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The director of Circle of Angels Initiative Inc. recently found out her organization, which she believed since 1999 was a 501(c)(3) tax-exempt charity, is in fact not formally considered as such and said she has taken the proper steps to change that.

The Circle of Angels, according to its website, is a charitable, faith-based, community initiative incorporated 1999 with a mission to eliminate poverty through community organizing, mentoring and entrepreneurship.

Roseanna Vogt mistakenly believed her organization was formally registered with the Internal Revenue Service as a 501(c)(3) tax-exempt organization because she filed Form 990-N on the IRS website. Form 990-N is an electronic form that most small tax-exempt organizations whose annual gross receipts are normally $50,000 or less are required to file, according to the IRS website.

Michael Schlein, investigator with the Maryland Office of the Secretary of State, said organizations file 990-Ns for various reasons, but “filing a 990-N form doesn’t make you a 501(c)(3).”

Being a 501(c)(3) indicates that an organization is recognized by the IRS as a tax-exempt organization, Schlein said, and typically people tend to give to these groups because contributions are tax deductible.

Schlein said Circle of Angels filed a 990-N form Feb. 13 with the office as an organization exempt from registering as a charitable organization because it did not receive more than $25,000 in charitable contributions in the most recent fiscal year. On that same form, Vogt indicated that the organization was not a 501(c)(3), which she said was a mistake.

Organizations may be considered and can operate as a 501(c)(3) without actually filing the formal paperwork. An organization may be considered as such for up to 15 months after being created, with a 12-month extension.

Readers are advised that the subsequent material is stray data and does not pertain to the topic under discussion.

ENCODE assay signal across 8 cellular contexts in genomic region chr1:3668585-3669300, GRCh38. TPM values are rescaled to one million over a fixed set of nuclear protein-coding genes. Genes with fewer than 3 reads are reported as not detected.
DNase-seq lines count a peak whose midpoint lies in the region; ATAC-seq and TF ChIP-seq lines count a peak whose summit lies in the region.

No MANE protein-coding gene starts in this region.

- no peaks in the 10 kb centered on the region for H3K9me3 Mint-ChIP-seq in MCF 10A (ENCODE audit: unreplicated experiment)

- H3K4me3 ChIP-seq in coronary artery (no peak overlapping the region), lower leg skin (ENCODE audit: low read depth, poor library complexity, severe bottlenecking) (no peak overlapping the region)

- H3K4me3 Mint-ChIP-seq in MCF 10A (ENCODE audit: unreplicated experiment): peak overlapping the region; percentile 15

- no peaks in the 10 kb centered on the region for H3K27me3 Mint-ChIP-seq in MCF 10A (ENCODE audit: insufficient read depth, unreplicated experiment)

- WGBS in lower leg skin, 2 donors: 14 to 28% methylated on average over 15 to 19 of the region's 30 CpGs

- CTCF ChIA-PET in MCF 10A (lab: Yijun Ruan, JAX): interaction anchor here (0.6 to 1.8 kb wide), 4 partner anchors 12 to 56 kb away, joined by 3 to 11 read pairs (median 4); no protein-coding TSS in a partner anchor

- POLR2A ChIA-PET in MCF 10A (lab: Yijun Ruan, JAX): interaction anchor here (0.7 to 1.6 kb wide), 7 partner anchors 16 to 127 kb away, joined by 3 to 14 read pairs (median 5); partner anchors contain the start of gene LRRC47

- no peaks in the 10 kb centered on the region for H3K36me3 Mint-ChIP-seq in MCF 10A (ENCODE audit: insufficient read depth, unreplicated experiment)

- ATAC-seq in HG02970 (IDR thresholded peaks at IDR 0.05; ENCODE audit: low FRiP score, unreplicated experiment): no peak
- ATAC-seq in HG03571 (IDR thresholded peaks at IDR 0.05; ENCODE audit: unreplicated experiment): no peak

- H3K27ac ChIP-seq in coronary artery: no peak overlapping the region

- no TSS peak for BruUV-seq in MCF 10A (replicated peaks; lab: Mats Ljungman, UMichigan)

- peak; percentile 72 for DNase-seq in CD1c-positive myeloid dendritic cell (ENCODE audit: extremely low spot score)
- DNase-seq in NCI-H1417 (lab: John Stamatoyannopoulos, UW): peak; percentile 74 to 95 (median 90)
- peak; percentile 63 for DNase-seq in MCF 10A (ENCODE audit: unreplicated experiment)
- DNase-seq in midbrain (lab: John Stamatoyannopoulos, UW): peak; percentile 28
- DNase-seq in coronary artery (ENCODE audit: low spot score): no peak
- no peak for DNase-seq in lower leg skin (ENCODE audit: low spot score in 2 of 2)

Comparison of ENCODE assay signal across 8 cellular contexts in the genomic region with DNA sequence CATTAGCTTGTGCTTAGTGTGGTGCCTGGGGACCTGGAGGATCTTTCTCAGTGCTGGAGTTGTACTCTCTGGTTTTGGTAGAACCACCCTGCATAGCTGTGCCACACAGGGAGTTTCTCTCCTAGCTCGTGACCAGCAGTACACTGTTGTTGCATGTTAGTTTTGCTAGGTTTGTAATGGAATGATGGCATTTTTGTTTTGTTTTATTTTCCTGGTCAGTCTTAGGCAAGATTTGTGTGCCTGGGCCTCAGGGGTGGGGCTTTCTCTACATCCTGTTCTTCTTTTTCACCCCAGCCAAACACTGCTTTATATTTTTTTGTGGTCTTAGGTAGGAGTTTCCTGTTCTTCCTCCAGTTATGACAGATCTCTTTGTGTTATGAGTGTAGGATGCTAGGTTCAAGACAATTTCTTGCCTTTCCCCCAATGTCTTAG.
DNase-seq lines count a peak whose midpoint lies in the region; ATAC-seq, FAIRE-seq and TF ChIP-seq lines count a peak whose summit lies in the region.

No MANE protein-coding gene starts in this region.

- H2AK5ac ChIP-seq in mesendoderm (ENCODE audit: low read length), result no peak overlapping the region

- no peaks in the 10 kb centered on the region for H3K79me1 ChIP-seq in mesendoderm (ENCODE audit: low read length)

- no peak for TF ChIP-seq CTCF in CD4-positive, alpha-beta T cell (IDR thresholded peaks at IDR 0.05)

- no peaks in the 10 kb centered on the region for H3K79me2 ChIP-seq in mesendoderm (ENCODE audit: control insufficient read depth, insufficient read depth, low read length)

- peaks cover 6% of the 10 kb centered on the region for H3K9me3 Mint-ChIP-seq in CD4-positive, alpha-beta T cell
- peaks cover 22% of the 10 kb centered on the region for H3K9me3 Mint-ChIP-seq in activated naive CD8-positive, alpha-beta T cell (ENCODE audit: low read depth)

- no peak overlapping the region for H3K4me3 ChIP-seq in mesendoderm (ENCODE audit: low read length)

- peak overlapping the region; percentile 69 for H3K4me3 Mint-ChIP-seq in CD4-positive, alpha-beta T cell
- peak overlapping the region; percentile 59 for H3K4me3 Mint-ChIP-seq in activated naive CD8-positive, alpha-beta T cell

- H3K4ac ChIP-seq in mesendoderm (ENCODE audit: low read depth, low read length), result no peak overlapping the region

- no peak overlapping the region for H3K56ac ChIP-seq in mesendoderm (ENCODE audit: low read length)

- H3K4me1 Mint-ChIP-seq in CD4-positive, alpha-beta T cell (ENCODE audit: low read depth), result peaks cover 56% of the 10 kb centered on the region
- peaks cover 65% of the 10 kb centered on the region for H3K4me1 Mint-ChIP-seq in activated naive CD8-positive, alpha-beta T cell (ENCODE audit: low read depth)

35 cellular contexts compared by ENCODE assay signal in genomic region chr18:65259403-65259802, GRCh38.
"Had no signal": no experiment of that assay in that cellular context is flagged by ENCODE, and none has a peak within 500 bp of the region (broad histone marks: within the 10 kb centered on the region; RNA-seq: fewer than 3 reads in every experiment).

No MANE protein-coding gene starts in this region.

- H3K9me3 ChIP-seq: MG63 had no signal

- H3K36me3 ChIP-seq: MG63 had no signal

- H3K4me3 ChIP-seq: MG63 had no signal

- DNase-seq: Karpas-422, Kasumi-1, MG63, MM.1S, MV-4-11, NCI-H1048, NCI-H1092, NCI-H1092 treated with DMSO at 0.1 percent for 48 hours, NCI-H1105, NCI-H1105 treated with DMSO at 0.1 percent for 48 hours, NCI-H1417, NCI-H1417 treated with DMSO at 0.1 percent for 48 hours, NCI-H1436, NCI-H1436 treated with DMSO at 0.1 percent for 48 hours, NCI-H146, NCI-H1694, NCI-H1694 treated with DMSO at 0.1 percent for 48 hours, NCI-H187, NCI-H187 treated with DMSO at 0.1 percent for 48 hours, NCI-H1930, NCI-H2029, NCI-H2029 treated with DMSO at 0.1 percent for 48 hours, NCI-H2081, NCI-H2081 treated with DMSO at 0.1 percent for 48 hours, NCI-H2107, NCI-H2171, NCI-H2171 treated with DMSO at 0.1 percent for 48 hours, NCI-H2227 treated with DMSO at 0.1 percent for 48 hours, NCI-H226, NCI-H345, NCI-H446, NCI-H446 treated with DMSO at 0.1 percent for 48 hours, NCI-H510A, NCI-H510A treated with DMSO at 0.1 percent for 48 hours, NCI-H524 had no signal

The Internal Revenue Service Tax Exempt and Government Entities Exempt Organizations document on the IRS website states that most organizations have to file a Form 1023 by the end of the 15th month after creation, with a 12-month extension available. Any organization that files an application before the deadline will be recognized as tax exempt under the 501(c)(3) section of the IRC from the date of its creation, according to the document. Organizations that file after the deadline may be recognized as tax exempt from the date of the application or may also request exemption retroactive as of the date of creation.

Schlein said in this situation, corrective action will be taken, which includes ensuring the organization is not identifying itself as a 501(c)(3) until that status is formally obtained. On the Circle of Angels website, information indicating the organization is a 501(c)(3) has been removed.

Vogt said earlier this month that she has filed with the IRS as a 501(c)(3) tax-exempt organization.

Family disappointed by struggling program

Last winter, Vogt approached The Calvert Recorder about writing an article on the Circle of Angels’ new program, Mutual Aid Housing. Vogt said the program was formed to raise money to buy back foreclosed homes from banks through community donations.

The Circle of Angels planned to use the money to keep the original families living in their homes or to work with the families to help them find new affordable housing. In an article published Jan. 4, Vogt said, “I know it can be done” through donations from generous individuals and groups, including a donor email list of 2,000 names, dozens of churches and numerous partnering agencies.